Authors: M.K. Thornton, R. L. Thornton
Product Code: 2034
ISBN: 978-0-86516-203-7
Pages: 176
Availability: In stock
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With a totally original and creative approach this work provides persuasive and defensible alternative evaluations of the separate Julio-Claudian emperors, sometimes to support and sometimes to denigrate the highly political and possibly biased reporting by the standard literary sources. Using a quantification and an evaluation of their social goals the book melds together the needs of the city, the personality of the emperors and their ability to choose loyal subordinates as bases for judgments. From this melding the book furnishes valuable new understanding of the political and economic forces which shaped the Early Empire. In the process the labor supply of the city becomes the important measure of the depth of commitment and the focal quantification is expressed in construction manpower terms.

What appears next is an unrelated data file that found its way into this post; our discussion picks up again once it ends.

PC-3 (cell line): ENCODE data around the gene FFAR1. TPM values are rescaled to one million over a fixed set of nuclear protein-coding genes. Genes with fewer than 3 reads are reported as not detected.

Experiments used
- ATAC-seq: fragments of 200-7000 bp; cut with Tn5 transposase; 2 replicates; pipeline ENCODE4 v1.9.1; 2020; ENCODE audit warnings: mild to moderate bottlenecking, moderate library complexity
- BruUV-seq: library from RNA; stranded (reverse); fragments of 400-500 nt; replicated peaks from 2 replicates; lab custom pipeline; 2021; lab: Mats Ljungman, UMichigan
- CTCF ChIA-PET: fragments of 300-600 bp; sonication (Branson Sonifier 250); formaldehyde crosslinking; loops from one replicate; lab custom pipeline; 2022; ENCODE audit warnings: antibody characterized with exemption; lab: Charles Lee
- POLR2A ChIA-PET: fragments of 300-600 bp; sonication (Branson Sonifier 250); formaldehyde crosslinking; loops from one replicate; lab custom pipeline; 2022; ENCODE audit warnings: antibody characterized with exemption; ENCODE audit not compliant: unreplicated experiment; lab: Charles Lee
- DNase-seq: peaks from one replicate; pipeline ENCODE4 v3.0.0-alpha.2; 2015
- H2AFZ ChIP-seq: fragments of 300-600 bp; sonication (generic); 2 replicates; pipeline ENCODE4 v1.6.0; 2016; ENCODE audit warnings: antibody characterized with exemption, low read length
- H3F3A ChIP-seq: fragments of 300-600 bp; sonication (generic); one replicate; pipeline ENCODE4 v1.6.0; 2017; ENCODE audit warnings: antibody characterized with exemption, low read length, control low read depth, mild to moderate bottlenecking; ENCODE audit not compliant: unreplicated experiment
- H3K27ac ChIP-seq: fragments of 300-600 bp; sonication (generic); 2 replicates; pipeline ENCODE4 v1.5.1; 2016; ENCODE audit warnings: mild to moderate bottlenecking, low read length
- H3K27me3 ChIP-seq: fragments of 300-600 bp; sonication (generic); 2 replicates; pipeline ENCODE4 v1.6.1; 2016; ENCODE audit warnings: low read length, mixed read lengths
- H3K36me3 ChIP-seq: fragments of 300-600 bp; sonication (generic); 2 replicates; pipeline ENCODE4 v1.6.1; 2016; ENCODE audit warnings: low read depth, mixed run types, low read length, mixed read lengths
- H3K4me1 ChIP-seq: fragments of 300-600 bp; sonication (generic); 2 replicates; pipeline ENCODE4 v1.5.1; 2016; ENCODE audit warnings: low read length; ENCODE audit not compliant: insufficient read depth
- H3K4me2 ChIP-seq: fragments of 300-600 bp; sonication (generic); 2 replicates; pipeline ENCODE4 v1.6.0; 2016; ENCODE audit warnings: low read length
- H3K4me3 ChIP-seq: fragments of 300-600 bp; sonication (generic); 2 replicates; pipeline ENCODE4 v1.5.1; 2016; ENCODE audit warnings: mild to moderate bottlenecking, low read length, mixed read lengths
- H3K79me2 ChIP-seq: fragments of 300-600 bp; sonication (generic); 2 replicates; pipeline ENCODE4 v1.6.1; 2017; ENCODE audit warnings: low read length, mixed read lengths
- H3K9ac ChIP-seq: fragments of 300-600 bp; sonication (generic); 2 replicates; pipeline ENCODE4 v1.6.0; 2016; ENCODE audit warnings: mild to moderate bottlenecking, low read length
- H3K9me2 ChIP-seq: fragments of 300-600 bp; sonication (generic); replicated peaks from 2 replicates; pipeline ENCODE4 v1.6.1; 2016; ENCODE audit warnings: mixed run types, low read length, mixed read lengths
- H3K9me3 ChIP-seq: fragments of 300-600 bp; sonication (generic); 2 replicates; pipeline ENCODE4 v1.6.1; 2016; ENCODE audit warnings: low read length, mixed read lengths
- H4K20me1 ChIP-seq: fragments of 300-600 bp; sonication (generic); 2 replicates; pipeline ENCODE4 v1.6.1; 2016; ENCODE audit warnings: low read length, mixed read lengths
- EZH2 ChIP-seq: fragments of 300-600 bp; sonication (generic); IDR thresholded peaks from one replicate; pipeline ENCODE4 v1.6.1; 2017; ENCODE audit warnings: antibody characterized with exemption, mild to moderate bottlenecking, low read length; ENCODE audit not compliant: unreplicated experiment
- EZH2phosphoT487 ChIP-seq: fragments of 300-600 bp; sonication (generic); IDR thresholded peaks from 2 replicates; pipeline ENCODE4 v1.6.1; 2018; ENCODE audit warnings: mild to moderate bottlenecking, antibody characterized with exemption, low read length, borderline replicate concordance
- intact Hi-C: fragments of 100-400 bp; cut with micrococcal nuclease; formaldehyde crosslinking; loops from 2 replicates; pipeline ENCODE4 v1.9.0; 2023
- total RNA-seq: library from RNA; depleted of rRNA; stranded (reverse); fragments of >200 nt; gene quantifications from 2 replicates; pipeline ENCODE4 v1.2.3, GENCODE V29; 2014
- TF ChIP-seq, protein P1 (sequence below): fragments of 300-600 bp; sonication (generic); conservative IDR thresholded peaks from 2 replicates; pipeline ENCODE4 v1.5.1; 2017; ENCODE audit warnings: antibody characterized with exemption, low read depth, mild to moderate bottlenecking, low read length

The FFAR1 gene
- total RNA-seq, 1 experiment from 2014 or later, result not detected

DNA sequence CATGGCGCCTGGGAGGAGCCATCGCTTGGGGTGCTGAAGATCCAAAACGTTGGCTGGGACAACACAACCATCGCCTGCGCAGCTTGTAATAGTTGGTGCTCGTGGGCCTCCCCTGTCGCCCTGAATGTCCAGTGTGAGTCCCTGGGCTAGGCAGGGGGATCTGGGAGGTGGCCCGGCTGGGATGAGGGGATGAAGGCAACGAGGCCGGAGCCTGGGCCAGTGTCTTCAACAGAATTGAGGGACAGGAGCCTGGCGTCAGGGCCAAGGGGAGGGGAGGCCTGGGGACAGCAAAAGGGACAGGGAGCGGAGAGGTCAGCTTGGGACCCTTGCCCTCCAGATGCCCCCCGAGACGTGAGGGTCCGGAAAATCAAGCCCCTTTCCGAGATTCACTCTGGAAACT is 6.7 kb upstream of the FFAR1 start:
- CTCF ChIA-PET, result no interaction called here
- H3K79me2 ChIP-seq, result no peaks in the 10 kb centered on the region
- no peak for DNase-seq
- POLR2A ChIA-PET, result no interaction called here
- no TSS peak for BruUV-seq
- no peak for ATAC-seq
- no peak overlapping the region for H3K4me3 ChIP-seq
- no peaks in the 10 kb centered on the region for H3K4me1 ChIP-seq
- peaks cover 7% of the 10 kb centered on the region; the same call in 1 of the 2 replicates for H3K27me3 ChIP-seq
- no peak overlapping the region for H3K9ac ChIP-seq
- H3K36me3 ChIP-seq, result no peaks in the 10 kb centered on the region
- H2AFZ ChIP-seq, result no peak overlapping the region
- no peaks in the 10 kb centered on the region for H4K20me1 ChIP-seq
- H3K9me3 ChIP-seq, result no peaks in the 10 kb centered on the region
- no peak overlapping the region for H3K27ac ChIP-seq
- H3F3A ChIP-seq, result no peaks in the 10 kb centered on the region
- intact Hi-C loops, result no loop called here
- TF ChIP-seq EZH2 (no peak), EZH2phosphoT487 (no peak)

Because of inadequacy of the food supply in Rome during much of the Julio-Claudian period, this study includes detailed analyses of two critical food supply projects: the draining of the Fucine Lake and the construction of the Harbor of Ostia. The study concludes that the emperors used sophisticated methods to match the priority of the projects with the available manpower, moving people from projects to projects against priority needs and in recognition of seasonal limitations.

The quantitative core around which the study is built is a project by project quantification of relative public construction manpower needs within the city and its environs.

This work pays some attention to the macroeconomic impact of sudden changes in the size of public works programs. This analysis is limited, however, because of the lack of suitable indicators of general economic well-being in the ancient sources.


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